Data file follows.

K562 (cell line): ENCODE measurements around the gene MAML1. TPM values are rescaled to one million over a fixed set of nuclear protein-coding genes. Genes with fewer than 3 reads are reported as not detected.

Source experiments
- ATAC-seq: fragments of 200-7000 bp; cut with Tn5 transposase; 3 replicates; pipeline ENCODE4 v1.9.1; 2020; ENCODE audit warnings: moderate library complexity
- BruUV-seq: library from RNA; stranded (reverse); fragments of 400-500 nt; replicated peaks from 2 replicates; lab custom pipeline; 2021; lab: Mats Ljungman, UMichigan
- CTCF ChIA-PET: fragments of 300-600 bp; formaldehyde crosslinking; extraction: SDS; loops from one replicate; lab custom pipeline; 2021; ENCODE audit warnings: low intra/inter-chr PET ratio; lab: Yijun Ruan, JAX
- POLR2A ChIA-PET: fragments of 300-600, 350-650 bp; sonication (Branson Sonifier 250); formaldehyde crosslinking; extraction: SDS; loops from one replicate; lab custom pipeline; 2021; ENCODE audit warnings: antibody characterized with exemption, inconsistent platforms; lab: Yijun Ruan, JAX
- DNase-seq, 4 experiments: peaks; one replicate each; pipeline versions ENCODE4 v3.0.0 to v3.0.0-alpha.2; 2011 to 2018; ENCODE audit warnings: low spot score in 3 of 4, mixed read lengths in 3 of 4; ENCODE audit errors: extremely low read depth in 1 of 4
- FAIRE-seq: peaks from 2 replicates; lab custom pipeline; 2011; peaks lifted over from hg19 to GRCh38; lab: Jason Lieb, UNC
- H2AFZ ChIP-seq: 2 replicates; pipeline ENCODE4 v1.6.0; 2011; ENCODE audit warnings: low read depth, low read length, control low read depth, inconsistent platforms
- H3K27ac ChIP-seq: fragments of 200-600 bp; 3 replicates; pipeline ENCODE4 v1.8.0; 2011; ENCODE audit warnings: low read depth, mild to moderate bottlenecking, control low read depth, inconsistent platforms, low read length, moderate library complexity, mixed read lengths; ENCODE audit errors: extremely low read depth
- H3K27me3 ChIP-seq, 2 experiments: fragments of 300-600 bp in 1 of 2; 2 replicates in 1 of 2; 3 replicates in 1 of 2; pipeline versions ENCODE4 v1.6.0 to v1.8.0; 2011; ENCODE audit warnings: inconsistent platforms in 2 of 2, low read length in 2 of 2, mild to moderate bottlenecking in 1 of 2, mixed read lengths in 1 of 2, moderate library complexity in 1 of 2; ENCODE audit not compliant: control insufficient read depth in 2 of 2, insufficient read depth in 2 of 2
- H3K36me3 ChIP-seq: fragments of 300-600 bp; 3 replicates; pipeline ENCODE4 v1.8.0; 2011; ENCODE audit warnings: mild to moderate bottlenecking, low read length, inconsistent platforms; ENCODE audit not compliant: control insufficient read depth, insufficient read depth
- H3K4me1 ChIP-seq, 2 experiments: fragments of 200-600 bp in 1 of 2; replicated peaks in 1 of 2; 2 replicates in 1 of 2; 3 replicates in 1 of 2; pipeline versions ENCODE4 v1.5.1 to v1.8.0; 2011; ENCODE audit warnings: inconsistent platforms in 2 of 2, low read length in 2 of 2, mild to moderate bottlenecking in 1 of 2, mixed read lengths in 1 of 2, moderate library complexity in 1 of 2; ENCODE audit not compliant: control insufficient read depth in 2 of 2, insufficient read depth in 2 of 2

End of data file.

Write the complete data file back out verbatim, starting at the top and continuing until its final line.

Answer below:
K562 (cell line): ENCODE measurements around the gene MAML1. TPM values are rescaled to one million over a fixed set of nuclear protein-coding genes. Genes with fewer than 3 reads are reported as not detected.

Source experiments
- ATAC-seq: fragments of 200-7000 bp; cut with Tn5 transposase; 3 replicates; pipeline ENCODE4 v1.9.1; 2020; ENCODE audit warnings: moderate library complexity
- BruUV-seq: library from RNA; stranded (reverse); fragments of 400-500 nt; replicated peaks from 2 replicates; lab custom pipeline; 2021; lab: Mats Ljungman, UMichigan
- CTCF ChIA-PET: fragments of 300-600 bp; formaldehyde crosslinking; extraction: SDS; loops from one replicate; lab custom pipeline; 2021; ENCODE audit warnings: low intra/inter-chr PET ratio; lab: Yijun Ruan, JAX
- POLR2A ChIA-PET: fragments of 300-600, 350-650 bp; sonication (Branson Sonifier 250); formaldehyde crosslinking; extraction: SDS; loops from one replicate; lab custom pipeline; 2021; ENCODE audit warnings: antibody characterized with exemption, inconsistent platforms; lab: Yijun Ruan, JAX
- DNase-seq, 4 experiments: peaks; one replicate each; pipeline versions ENCODE4 v3.0.0 to v3.0.0-alpha.2; 2011 to 2018; ENCODE audit warnings: low spot score in 3 of 4, mixed read lengths in 3 of 4; ENCODE audit errors: extremely low read depth in 1 of 4
- FAIRE-seq: peaks from 2 replicates; lab custom pipeline; 2011; peaks lifted over from hg19 to GRCh38; lab: Jason Lieb, UNC
- H2AFZ ChIP-seq: 2 replicates; pipeline ENCODE4 v1.6.0; 2011; ENCODE audit warnings: low read depth, low read length, control low read depth, inconsistent platforms
- H3K27ac ChIP-seq: fragments of 200-600 bp; 3 replicates; pipeline ENCODE4 v1.8.0; 2011; ENCODE audit warnings: low read depth, mild to moderate bottlenecking, control low read depth, inconsistent platforms, low read length, moderate library complexity, mixed read lengths; ENCODE audit errors: extremely low read depth
- H3K27me3 ChIP-seq, 2 experiments: fragments of 300-600 bp in 1 of 2; 2 replicates in 1 of 2; 3 replicates in 1 of 2; pipeline versions ENCODE4 v1.6.0 to v1.8.0; 2011; ENCODE audit warnings: inconsistent platforms in 2 of 2, low read length in 2 of 2, mild to moderate bottlenecking in 1 of 2, mixed read lengths in 1 of 2, moderate library complexity in 1 of 2; ENCODE audit not compliant: control insufficient read depth in 2 of 2, insufficient read depth in 2 of 2
- H3K36me3 ChIP-seq: fragments of 300-600 bp; 3 replicates; pipeline ENCODE4 v1.8.0; 2011; ENCODE audit warnings: mild to moderate bottlenecking, low read length, inconsistent platforms; ENCODE audit not compliant: control insufficient read depth, insufficient read depth
- H3K4me1 ChIP-seq, 2 experiments: fragments of 200-600 bp in 1 of 2; replicated peaks in 1 of 2; 2 replicates in 1 of 2; 3 replicates in 1 of 2; pipeline versions ENCODE4 v1.5.1 to v1.8.0; 2011; ENCODE audit warnings: inconsistent platforms in 2 of 2, low read length in 2 of 2, mild to moderate bottlenecking in 1 of 2, mixed read lengths in 1 of 2, moderate library complexity in 1 of 2; ENCODE audit not compliant: control insufficient read depth in 2 of 2, insufficient read depth in 2 of 2